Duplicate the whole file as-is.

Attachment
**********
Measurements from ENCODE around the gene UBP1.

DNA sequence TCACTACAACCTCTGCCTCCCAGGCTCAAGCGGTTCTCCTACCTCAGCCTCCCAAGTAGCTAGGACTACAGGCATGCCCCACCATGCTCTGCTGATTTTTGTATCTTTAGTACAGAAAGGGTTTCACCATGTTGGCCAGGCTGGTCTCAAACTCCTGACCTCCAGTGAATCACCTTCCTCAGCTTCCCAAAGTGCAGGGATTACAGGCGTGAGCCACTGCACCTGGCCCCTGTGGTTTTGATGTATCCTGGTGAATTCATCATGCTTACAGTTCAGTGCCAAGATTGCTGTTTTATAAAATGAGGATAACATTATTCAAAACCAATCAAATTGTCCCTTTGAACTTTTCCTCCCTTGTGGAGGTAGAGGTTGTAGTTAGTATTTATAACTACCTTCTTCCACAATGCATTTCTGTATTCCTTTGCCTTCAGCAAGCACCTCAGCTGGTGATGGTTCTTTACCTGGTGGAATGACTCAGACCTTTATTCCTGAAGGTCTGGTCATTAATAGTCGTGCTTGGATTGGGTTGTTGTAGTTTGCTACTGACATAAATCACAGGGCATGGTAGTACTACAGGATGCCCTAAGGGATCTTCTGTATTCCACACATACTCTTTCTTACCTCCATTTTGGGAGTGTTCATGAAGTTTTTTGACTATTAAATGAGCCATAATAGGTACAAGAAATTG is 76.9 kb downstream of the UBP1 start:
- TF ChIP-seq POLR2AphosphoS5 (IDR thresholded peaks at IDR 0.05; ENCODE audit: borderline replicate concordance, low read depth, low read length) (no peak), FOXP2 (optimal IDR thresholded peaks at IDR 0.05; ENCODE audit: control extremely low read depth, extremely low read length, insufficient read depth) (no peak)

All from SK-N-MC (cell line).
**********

Measurements from ENCODE around the gene UBP1.

DNA sequence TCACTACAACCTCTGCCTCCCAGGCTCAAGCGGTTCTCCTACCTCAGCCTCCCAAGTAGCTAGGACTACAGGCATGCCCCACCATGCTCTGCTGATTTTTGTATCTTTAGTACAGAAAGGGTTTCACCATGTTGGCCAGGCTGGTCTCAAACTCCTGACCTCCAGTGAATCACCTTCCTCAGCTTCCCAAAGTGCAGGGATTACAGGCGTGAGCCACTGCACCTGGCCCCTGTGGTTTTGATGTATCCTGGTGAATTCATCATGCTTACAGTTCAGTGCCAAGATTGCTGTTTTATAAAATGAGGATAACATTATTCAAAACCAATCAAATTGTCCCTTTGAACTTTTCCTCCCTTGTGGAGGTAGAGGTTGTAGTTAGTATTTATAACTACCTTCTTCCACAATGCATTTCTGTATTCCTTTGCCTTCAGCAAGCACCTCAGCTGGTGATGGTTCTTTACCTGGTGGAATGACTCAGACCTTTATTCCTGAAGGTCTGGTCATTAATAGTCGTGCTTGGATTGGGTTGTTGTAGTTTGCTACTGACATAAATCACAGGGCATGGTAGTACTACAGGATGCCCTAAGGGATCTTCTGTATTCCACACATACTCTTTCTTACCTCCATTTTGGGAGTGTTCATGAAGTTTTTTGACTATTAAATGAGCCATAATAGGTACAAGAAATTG is 76.9 kb downstream of the UBP1 start:
- TF ChIP-seq POLR2AphosphoS5 (IDR thresholded peaks at IDR 0.05; ENCODE audit: borderline replicate concordance, low read depth, low read length) (no peak), FOXP2 (optimal IDR thresholded peaks at IDR 0.05; ENCODE audit: control extremely low read depth, extremely low read length, insufficient read depth) (no peak)

All from SK-N-MC (cell line).